The Public

During the week between Portland and Kati’s arrival, Hope was essentially my service dog.  Everywhere I went, she came along.  It is important for service dogs to make daily community outings to maintain their skills.  Service dogs don’t stay home.  I have become comfortable taking her to every possible setting: the grocery store, the gym, yoga, date night, you name it.  For the most part, people don’t have a big reaction.  Most people see the dog in the pack (vest) and they know it is a working dog.  Of course, that doesn’t stop them from asking if they can pet her (no, not when she is working).  It’s funny, kids seem to get this better than adults.  Kids are ok with the boundaries if you explain them.  Adults want to find a way to sneak in a pat or a hand sniff while they have you distracted in conversation.

On Saturday night, we went to dinner with Kati and a couple of friends.  Of course, Hope came along.  We went to a bar for drinks before dinner and Hope navigated the crowd before curling up underneath the cocktail table where we sat.  Things seemed pretty easy until a woman with a very thick Texas accent came up to our table.  I had no idea who she was at first.  Eventually, I figured out that she was the manager.  The conversation went something like this:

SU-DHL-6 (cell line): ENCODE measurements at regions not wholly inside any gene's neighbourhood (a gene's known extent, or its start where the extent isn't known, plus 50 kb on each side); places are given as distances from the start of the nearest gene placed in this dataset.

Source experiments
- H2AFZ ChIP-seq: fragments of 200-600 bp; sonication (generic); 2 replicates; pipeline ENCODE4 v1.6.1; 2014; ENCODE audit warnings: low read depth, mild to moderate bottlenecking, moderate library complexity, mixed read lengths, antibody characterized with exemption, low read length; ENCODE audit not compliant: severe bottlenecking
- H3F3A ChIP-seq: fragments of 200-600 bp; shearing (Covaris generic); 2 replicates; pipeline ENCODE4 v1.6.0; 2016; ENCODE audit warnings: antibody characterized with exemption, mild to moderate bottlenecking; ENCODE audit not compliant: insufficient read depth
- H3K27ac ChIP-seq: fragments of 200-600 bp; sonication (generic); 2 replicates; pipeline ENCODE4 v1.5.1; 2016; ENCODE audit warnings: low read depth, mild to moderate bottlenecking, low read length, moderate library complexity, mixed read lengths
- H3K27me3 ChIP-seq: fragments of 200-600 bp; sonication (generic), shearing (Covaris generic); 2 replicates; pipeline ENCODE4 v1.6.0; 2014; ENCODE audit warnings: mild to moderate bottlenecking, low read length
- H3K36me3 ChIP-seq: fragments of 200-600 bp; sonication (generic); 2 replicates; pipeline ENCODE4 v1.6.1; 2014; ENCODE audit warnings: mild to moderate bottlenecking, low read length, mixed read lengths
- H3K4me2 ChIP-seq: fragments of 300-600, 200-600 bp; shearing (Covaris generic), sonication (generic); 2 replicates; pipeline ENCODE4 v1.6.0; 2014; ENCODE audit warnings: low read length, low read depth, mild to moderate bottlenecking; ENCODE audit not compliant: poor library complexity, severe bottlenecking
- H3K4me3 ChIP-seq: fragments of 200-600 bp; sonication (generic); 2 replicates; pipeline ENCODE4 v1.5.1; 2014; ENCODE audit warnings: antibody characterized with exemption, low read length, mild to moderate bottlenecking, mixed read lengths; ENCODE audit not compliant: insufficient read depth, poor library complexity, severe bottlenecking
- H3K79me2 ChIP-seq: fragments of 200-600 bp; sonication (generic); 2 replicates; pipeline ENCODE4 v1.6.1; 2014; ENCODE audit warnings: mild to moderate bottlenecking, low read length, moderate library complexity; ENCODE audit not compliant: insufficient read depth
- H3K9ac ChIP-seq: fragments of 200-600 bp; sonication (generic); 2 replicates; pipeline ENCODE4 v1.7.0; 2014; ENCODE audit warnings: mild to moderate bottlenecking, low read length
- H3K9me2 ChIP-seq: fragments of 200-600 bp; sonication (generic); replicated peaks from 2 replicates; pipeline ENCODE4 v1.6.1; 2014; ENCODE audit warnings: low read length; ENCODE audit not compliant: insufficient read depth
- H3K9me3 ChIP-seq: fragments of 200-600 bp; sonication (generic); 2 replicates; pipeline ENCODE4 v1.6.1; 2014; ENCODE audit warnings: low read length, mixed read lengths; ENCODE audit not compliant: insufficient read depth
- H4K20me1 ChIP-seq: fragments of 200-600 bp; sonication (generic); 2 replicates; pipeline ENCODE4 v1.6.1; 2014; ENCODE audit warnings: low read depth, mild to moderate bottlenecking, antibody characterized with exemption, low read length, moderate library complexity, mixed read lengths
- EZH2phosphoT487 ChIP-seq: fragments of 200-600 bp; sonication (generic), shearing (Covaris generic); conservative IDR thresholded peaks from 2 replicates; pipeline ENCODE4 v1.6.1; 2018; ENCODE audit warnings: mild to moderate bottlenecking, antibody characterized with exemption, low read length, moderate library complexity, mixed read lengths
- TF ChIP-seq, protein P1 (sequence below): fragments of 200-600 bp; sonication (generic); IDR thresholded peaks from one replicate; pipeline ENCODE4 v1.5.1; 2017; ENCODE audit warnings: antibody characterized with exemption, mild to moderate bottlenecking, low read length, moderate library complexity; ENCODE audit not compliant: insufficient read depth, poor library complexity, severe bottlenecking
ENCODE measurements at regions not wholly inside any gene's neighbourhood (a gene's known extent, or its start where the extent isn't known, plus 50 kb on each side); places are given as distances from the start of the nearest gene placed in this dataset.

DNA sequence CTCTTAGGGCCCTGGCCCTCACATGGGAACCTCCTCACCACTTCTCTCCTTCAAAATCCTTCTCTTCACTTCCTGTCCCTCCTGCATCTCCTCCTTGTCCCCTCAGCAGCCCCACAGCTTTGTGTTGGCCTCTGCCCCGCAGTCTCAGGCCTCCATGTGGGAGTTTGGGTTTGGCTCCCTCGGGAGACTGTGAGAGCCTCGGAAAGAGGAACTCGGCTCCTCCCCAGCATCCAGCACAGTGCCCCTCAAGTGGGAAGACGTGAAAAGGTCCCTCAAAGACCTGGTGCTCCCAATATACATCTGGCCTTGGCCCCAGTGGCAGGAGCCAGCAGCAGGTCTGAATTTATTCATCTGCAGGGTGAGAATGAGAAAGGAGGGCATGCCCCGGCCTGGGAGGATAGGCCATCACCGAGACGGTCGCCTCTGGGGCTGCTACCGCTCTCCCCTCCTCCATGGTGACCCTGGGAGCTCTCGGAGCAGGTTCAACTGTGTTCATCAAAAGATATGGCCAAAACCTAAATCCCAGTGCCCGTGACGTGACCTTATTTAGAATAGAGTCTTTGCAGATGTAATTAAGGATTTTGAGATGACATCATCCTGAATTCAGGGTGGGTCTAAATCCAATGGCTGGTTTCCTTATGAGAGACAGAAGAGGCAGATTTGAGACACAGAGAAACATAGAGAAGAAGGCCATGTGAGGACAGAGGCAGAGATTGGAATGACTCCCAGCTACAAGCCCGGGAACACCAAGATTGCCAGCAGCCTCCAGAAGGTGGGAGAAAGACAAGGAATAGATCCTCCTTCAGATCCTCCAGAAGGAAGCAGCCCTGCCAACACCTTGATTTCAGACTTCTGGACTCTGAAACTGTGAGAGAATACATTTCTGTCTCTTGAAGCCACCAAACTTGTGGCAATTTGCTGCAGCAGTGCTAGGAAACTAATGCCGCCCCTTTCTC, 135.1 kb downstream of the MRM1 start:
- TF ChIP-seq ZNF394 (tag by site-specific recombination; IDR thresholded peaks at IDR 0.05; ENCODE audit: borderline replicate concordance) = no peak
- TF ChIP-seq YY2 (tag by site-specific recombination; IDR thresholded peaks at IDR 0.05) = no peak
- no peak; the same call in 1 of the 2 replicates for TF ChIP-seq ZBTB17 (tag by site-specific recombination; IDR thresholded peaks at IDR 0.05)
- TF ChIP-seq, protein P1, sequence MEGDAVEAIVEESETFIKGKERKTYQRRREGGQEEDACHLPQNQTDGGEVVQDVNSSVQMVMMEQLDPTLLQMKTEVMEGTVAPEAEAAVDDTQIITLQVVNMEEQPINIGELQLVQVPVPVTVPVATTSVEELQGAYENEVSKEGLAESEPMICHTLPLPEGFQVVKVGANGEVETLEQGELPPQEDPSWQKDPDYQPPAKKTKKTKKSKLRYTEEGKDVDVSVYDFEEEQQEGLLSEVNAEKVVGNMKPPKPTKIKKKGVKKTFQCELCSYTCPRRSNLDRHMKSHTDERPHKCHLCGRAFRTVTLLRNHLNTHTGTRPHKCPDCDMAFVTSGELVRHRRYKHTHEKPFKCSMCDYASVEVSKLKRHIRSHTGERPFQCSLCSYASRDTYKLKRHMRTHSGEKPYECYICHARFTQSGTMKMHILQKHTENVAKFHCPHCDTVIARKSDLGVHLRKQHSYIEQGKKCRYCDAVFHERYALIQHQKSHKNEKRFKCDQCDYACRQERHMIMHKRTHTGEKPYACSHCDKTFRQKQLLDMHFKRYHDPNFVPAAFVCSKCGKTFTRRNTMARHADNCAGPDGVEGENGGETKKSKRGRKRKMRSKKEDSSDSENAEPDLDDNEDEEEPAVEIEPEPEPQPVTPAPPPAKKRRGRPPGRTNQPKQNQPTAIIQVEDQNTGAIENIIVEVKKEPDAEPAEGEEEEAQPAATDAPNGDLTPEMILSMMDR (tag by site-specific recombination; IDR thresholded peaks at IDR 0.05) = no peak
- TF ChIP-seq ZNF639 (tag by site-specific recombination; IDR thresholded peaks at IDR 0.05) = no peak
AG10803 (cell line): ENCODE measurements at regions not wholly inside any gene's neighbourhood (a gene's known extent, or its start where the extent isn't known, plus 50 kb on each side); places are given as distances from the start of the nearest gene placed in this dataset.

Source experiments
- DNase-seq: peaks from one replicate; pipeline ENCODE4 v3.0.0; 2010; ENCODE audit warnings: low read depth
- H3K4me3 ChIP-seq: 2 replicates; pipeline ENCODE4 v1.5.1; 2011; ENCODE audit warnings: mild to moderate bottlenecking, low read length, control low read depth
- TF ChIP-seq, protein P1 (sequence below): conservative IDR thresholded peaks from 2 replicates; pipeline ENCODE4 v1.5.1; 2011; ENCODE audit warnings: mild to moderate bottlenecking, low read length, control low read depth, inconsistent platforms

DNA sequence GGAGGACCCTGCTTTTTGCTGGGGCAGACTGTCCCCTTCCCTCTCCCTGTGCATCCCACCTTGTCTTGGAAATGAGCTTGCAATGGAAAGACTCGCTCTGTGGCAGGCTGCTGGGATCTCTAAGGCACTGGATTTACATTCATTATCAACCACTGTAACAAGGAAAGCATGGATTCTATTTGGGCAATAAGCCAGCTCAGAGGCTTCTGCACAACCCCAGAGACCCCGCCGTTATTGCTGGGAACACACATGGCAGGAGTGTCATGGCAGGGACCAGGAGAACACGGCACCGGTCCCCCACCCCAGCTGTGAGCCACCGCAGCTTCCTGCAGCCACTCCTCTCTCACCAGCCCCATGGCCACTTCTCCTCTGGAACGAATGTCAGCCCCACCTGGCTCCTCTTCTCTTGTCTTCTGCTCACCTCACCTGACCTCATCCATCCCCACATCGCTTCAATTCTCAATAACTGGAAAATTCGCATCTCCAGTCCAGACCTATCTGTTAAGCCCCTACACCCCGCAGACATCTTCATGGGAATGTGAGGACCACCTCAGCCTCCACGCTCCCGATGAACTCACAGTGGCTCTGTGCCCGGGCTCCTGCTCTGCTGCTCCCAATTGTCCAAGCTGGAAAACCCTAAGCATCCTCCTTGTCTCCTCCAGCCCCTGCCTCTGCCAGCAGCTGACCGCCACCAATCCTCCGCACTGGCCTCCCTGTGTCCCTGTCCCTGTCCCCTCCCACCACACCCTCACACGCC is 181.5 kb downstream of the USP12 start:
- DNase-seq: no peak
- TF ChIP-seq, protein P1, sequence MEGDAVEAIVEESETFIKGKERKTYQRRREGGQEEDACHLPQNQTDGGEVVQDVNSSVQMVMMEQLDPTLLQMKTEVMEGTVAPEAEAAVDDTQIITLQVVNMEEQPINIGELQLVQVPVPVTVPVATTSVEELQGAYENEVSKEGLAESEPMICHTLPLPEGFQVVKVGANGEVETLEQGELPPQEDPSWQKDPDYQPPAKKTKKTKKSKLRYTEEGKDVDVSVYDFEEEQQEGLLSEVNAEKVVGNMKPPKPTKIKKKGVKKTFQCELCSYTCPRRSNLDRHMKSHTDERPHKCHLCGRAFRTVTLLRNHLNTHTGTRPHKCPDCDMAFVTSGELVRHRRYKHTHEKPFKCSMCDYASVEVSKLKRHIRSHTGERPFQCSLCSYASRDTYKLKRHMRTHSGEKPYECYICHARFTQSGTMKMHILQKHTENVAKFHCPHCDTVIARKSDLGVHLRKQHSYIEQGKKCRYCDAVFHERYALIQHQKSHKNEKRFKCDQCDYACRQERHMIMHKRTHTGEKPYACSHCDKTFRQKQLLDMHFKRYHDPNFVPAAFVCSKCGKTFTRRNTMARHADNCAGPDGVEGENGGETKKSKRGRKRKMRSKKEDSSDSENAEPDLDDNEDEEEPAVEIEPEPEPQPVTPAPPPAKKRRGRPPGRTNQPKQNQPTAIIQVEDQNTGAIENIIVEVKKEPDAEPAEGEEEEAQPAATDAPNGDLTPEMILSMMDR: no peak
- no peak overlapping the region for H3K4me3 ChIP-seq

Manager: “Hi y’all.  I want to tell you that I just love dogs.”

Me: “Well, so do we!”

Manager: “Well, I do.  I just love dogs, but you can’t have that dog in here.”

Me: “Oh, no, it’s fine.  She is a service dog.”

Manager: “I’m sure you’re right.  I absolutely believe you and I love dogs, but she can’t be here in this restaurant.”

Kati: “She is a certified service dog and the Federal and State laws say that she is allowed in any public place.”

(This is when I start groping for the ID tag in the pocket of Hope’s pack.  It has the federal law printed on the back.)

Manager: “Well, that’s fine, but the health code says that I can’t have animals in here.”

Me: (As I hand her the card) “Federal law overrides local health codes.  Here, you can read the law on this card.”

(She take the card and reads it, saying “uh huh” every 3 seconds.

Manager:  “Oh, ok.  So she CAN be here?”

Kati: “Yes.”

Manager: “So, I’m not going to get in trouble?  Because I love dogs…probably even more than you do.” (She directed that last comment at Kati, so I think she is probably incorrect there.) “Well, ok.  I guess she can stay if y’all promise I won’t get in trouble.

Me: I promise

Manager: Ok.  Y’all have a good night.

That’s about the most public resistance I’ve experienced.  It was entertaining.  Every other place has been welcoming without questions.  I actually think that she enhances the enjoyment of everyone around her.  Who could be in a foul mood with a big, fuzzy, black dog hanging around?  I really think her peaceful demeanor is contagious.


One Comment

  1. Reply
    Jami Drew March 9, 2013

    I am glad that you started this blog. I think it will be a very helpful tool to other families when they start this process. When we welcomed Chewey into our family, it was something new and we didn’t know what to expect. We have had Chewey for 5 years. Just last weekend we had the same thing happen to us at McDonald’s. The public just don’t seem to know the law and they think they are doing the right thing.

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